Just after the Beach Café there is one of fifteen small round towers built along the coastline during 1778 - 79 when there was fear that France would invade following its alliance with the Americans in the war of independence. These towers are numbered in an anti-clockwise direction starting from St Peter Port; the one at Fermain Bay being number fifteen. Beyond the tower note the States of Guernsey pumping station to divert fresh water from the stream into the drinking water supply before it flows into the sea.
Leave Fermain Bay by crossing the metal bridge in front of the pumping station and following the sign for St Martins Pt. Climb to a view point overlooking Fermain Bay. From there it is possible to look back to Castle Cornet, and in the far distance, on a clear day, the island of Alderney can be seen. Beyond the view point take a left turn for Bec du Nez and Marble Bay. The route now drops down through a wooded valley, and a little further on curves to the right following the coastline. Eventually a steep climb up a series of steps is rewarded by a glimpse of the pier and slipway of the little harbour of Bec du Nez, which provides moorings for a number of small open boats. Further on a path on the left leads to this isolated refuge.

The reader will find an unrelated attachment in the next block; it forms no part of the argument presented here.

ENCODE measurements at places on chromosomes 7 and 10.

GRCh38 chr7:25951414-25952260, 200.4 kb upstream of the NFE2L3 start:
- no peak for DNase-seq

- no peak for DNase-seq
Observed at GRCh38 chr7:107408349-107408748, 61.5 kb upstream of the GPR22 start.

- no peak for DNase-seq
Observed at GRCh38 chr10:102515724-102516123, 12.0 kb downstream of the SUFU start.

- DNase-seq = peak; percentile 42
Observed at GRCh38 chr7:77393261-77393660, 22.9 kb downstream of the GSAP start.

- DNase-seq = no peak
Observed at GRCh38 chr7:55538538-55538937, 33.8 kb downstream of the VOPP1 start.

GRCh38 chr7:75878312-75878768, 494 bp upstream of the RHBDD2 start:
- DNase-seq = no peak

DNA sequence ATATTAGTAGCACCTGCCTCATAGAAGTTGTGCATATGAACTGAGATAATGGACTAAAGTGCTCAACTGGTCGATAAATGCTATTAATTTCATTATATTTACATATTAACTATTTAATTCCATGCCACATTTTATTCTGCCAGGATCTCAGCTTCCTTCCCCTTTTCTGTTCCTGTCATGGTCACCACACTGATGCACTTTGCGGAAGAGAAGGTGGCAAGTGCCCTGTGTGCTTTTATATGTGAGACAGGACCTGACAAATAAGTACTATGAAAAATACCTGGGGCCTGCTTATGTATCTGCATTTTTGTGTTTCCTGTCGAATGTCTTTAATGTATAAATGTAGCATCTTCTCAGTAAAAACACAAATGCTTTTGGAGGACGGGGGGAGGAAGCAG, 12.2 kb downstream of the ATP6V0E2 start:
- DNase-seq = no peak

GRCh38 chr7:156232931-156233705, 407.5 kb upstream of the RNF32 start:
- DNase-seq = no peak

Keep straight ahead until a left turn down a small valley is indicated for Marble Bay and St Martins Pt. At the bottom of the valley ignore the left turn that leads into Marble Bay and follow the path up the other side of the valley. Continue ahead following the signs for St Martins Pt. The footpath ends at a steep climb up a series of steps to reach the car park at Jerbourg Point. To the right at the top of the steps is a view point located on top of a German Naval Command Bunker. From here, if there is good visibility, in addition to the islands of Alderney, Herm and Sark, Jersey and the coast of France can be seen.
Exit the car park in a south-westerly direction along the coast on the access road leading to cliff top residences. After passing Seaplane Bungalow there are a few steps down onto the cliff footpath. A little further on the second of two German observation bunkers on the left overlooks the Pea Stacks (Les Tas de Pois d’Amont) and is used by members of the RSPB as a hide; the stacks being an important breeding site for sea birds. Follow the coastal path towards Petit Port eventually dropping down below a bungalow and climbing up again to where the path joins an access road. Turn left; a few metres further on a prominent small rock tower on the top of the cliff presents a fine view point for those with a head for heights. Petit Port Bay is below, and on the far side of Moulin Huet Bay the Dog and Lion Rocks, so called because of their resemblance to those animals, can be seen.